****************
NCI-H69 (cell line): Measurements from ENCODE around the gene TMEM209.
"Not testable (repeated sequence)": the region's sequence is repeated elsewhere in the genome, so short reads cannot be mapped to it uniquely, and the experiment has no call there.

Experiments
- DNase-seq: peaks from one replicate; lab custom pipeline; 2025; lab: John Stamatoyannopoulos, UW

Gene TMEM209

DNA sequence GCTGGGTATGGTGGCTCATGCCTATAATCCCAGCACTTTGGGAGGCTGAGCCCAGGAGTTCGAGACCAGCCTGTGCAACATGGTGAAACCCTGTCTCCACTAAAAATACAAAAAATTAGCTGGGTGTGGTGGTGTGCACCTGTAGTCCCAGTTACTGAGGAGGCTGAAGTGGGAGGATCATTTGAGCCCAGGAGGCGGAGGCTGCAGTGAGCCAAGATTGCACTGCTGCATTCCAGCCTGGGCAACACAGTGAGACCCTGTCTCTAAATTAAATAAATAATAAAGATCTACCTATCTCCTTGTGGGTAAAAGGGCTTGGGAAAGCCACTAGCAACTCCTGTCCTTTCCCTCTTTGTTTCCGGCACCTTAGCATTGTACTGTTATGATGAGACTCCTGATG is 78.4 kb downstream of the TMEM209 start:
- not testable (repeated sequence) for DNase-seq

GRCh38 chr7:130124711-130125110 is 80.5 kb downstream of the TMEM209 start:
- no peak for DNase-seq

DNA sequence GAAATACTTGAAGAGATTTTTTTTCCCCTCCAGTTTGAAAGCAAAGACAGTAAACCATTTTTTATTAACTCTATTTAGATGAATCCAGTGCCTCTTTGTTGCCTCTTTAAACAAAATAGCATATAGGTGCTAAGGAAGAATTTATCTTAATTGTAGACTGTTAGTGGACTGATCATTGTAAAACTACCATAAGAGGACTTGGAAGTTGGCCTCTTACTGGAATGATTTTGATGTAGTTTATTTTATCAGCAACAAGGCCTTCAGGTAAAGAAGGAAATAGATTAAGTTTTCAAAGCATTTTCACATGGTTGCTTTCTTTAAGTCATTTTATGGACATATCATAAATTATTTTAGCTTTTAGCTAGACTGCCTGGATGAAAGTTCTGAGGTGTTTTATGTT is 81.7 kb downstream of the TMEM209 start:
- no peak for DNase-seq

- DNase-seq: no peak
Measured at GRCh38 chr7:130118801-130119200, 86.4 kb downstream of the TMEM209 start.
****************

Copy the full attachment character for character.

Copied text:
NCI-H69 (cell line): Measurements from ENCODE around the gene TMEM209.
"Not testable (repeated sequence)": the region's sequence is repeated elsewhere in the genome, so short reads cannot be mapped to it uniquely, and the experiment has no call there.

Experiments
- DNase-seq: peaks from one replicate; lab custom pipeline; 2025; lab: John Stamatoyannopoulos, UW

Gene TMEM209

DNA sequence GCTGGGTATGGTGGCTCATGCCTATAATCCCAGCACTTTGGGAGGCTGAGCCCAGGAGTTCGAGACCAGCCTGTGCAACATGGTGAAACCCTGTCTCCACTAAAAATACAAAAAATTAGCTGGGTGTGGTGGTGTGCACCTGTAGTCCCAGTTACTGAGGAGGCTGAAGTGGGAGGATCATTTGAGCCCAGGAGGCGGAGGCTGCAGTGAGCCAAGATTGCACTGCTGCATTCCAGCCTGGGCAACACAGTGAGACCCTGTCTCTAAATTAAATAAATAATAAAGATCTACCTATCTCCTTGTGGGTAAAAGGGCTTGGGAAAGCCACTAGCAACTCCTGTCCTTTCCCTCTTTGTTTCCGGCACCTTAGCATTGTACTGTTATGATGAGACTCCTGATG is 78.4 kb downstream of the TMEM209 start:
- not testable (repeated sequence) for DNase-seq

GRCh38 chr7:130124711-130125110 is 80.5 kb downstream of the TMEM209 start:
- no peak for DNase-seq

DNA sequence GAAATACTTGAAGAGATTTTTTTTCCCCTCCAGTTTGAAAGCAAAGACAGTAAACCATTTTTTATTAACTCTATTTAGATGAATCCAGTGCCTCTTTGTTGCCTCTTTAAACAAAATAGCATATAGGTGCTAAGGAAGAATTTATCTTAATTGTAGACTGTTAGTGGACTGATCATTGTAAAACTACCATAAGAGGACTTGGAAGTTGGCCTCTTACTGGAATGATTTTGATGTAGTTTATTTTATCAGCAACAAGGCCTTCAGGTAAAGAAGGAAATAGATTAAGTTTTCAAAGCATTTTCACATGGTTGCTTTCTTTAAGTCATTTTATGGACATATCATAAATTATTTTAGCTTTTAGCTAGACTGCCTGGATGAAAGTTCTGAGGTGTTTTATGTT is 81.7 kb downstream of the TMEM209 start:
- no peak for DNase-seq

- DNase-seq: no peak
Measured at GRCh38 chr7:130118801-130119200, 86.4 kb downstream of the TMEM209 start.